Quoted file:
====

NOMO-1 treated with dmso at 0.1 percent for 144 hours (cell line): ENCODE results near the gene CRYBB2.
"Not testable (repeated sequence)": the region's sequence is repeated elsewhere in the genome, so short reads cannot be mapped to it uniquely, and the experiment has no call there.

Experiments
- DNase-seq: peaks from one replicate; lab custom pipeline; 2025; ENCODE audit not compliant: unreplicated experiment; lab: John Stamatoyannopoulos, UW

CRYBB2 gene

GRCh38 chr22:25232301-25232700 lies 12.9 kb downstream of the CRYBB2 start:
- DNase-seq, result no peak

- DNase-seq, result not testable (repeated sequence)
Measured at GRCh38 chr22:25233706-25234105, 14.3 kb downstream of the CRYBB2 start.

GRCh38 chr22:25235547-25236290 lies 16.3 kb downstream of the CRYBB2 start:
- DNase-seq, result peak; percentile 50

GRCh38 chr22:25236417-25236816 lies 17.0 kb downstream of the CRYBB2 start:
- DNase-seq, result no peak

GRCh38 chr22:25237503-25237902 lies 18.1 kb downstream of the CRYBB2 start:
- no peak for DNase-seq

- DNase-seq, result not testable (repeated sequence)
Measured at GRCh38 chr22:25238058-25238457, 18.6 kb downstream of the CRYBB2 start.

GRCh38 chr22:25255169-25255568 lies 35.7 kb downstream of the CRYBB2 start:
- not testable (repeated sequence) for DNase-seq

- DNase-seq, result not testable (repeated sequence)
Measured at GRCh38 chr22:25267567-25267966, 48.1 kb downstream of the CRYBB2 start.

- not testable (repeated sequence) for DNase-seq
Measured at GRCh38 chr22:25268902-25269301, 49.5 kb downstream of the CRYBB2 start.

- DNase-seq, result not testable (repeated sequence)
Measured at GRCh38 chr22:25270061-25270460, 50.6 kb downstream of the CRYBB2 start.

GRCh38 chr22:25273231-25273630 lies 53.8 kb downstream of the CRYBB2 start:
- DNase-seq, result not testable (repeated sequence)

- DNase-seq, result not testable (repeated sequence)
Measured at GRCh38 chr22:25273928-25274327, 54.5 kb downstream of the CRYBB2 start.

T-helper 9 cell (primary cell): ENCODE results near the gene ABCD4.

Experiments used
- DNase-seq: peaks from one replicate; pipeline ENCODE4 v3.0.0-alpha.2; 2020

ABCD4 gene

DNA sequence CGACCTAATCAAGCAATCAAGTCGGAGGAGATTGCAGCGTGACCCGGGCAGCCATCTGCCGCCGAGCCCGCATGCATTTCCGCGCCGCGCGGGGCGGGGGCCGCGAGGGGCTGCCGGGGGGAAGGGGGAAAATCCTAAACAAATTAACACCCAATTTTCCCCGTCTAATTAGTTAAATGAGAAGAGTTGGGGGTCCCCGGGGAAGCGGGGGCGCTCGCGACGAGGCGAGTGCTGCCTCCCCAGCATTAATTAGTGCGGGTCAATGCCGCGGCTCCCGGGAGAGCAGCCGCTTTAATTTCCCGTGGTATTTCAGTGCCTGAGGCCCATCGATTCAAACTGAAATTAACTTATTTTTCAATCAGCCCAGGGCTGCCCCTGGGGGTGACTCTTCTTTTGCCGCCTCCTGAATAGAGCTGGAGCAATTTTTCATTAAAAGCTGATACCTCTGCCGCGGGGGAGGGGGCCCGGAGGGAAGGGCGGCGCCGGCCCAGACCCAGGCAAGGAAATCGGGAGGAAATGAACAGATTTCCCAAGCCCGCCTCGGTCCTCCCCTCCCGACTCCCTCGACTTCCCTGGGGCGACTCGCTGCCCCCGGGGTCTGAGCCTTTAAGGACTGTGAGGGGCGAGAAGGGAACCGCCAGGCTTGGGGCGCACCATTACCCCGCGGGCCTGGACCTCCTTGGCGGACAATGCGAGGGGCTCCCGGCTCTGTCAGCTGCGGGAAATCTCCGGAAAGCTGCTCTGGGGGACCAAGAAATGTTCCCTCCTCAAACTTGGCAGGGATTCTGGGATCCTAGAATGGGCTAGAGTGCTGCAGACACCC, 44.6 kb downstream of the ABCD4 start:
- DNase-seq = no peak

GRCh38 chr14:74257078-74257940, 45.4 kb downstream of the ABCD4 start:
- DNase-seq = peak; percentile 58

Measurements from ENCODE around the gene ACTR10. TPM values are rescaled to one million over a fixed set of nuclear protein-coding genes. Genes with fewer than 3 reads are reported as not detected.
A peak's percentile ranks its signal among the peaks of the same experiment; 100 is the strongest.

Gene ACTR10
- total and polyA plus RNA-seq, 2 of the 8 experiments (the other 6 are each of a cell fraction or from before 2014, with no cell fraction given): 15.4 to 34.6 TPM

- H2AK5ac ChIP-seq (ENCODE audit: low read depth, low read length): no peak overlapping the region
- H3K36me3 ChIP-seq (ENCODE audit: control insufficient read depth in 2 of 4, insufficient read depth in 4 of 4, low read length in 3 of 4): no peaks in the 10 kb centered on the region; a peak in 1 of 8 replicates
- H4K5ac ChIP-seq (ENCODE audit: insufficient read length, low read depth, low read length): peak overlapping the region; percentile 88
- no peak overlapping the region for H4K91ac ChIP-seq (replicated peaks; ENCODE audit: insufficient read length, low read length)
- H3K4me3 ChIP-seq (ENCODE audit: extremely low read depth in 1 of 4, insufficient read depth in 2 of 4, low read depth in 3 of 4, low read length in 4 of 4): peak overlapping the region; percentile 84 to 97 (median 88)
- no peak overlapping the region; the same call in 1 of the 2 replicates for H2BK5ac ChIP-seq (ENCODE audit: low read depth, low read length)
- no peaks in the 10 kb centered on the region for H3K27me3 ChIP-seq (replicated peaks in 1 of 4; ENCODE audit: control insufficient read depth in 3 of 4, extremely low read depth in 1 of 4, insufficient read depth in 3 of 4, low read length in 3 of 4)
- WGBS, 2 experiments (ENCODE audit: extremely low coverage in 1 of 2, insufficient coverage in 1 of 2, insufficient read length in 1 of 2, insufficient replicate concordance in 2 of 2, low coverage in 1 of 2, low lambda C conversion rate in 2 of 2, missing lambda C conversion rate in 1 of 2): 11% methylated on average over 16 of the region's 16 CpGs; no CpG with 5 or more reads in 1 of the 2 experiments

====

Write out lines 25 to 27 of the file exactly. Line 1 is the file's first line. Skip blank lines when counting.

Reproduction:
Measured at GRCh38 chr22:25270061-25270460, 50.6 kb downstream of the CRYBB2 start.

GRCh38 chr22:25273231-25273630 lies 53.8 kb downstream of the CRYBB2 start:
- DNase-seq, result not testable (repeated sequence)